When the grooming is finished, I fit Sheila with a bareback saddle, because Hiro is light enough and that’s what she prefers. Merlin gets the full saddle to distribute my weight. I show Hiro how to mount her. Once he’s on top of Sheila, I give him some instructions on the reins, along with the commands. “Whoa is for stop,” I tell him. “If you want her to slow down, pull on the reins a little and say walk. They’re in tune to your body language and tone of voice. Sheila was abused by her past owner, so she’s sensitive to harsh words.”

Hiro frowns.

“What?” I ask.

He shakes his head. “Nothing.”

I mount Merlin, and we lead Sheila and Hiro to the horse trail that follows along the creek. Sheila will follow Merlin with or without Hiro’s instruction, so I don’t worry too much about them. The trail is slow and meandering. Sheila isn’t built for speed, and I’m too heavy a rider for Merlin to do much more than a trot.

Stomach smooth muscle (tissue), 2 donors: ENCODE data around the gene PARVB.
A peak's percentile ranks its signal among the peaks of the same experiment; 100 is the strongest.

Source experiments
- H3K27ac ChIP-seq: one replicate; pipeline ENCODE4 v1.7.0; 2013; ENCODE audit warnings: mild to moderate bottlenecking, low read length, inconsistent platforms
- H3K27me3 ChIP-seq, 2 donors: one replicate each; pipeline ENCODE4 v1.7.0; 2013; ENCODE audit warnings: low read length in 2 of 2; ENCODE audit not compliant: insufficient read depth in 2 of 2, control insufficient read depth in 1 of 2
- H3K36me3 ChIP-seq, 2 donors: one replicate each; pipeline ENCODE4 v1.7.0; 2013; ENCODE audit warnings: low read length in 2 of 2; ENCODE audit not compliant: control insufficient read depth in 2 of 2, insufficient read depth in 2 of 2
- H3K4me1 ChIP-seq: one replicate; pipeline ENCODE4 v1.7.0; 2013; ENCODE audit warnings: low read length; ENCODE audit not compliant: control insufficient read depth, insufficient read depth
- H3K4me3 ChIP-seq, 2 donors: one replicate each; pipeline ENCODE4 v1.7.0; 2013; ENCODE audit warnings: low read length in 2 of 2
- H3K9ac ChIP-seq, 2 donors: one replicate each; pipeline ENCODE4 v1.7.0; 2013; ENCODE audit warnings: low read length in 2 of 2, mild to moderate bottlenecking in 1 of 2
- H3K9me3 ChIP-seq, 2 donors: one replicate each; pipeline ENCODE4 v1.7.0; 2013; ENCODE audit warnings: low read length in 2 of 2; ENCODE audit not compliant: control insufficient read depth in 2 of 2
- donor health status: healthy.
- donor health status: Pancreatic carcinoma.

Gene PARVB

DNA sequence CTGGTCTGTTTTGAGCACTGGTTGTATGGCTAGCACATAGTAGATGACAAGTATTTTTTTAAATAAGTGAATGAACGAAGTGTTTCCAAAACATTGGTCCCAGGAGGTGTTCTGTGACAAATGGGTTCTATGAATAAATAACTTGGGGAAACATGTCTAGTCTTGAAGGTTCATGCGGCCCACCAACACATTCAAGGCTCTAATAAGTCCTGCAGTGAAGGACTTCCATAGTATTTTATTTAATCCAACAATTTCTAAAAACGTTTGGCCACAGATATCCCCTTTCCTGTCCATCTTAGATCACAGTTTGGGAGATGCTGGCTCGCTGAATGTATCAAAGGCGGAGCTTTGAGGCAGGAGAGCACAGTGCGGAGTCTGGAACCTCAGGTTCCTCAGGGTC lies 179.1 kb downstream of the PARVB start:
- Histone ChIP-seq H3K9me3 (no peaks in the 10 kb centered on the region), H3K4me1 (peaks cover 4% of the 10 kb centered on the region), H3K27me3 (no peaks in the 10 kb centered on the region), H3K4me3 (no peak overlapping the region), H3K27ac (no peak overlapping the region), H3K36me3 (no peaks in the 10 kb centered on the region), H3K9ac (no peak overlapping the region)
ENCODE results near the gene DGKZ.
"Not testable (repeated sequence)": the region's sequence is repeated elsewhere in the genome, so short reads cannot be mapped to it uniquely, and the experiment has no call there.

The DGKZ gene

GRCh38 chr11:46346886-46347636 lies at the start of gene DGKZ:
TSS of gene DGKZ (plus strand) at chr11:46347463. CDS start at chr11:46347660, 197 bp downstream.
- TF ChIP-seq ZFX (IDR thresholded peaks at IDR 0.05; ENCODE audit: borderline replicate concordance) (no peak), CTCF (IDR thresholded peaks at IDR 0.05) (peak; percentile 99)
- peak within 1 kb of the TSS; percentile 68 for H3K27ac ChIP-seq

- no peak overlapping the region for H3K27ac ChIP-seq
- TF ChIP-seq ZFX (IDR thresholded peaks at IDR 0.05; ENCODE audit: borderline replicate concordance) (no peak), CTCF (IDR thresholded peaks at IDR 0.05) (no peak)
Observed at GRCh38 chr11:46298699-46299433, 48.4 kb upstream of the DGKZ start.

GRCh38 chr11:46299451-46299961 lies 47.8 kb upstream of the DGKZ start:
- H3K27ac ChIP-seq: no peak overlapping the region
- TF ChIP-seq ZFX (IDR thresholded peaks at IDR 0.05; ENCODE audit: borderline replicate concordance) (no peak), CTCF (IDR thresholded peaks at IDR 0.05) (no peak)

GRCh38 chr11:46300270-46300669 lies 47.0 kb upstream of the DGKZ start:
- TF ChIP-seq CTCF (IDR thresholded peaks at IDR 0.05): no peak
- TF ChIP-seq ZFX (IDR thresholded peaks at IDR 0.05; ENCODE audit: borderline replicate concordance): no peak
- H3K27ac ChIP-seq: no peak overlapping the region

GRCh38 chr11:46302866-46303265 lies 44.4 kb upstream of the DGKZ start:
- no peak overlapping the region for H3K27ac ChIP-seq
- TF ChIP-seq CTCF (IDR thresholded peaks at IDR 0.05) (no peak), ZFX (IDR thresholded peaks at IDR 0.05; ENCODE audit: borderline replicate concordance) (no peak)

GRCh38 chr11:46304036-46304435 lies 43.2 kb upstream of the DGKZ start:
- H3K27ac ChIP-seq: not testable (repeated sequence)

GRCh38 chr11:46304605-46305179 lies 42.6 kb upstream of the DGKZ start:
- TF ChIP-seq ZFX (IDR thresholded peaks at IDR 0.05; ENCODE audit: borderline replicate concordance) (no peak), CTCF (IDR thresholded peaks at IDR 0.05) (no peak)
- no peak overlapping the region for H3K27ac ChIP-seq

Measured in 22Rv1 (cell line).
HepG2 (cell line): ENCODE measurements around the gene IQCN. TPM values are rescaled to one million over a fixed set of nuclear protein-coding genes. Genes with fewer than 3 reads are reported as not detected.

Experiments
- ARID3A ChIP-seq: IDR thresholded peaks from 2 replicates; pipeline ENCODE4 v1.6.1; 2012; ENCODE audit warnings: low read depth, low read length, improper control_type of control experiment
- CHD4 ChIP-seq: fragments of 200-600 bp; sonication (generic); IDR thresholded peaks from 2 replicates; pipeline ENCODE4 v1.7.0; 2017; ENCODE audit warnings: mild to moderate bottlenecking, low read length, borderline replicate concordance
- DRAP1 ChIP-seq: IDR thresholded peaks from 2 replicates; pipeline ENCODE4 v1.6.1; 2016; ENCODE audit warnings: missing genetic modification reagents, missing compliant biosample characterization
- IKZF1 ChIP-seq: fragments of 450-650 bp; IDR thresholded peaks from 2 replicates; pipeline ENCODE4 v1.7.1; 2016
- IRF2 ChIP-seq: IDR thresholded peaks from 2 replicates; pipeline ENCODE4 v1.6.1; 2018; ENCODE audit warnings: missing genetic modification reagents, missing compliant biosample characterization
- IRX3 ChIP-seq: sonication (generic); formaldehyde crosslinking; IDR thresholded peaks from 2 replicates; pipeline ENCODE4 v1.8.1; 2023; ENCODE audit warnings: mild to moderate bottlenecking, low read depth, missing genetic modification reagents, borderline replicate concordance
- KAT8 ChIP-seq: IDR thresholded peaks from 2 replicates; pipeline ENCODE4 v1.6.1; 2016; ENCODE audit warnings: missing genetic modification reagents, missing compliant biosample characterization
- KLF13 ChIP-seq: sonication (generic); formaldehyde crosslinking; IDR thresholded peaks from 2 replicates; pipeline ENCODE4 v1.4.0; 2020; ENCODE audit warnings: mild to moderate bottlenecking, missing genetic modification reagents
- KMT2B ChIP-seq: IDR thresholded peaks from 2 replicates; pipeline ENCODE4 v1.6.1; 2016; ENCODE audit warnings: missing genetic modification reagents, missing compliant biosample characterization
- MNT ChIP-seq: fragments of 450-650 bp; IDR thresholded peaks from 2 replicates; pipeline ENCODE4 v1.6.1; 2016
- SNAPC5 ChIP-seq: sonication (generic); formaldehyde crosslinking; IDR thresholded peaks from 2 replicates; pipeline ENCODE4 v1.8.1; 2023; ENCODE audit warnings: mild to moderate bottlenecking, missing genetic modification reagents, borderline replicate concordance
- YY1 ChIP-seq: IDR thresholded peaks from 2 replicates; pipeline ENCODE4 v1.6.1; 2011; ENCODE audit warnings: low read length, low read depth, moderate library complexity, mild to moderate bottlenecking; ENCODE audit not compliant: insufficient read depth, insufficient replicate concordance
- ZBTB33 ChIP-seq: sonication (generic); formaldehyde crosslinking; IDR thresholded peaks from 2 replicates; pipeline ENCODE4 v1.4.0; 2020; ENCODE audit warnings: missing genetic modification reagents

We don’t talk much on the ride. I point out stuff about the farm or the name of a tree or a bird, some memories I have, places where the blackberries grow. About an hour into it, I glance back and see that Hiro’s crying, silently.

“Whoa,” I say and Merlin stops. So does Sheila. “You okay?” I ask Hiro.

His head swivels toward mine. His cheeks are wet. He nods, his face still expressionless. “Yeah, I’m fine.”

I want to know what’s going on in that head of his, but I figure he needs his privacy. We continue on and reach the clearing by the creek where I brought him before. I dismount and help Hiro down off Sheila. “We’ll let them get some water and graze while we eat.” I start unpacking the food.

Hiro follows my lead, but he still seems off in his own world. I’ve been noticing he does that sometimes, just disappears. He’s standing two feet from me, but it feels like he’s miles away.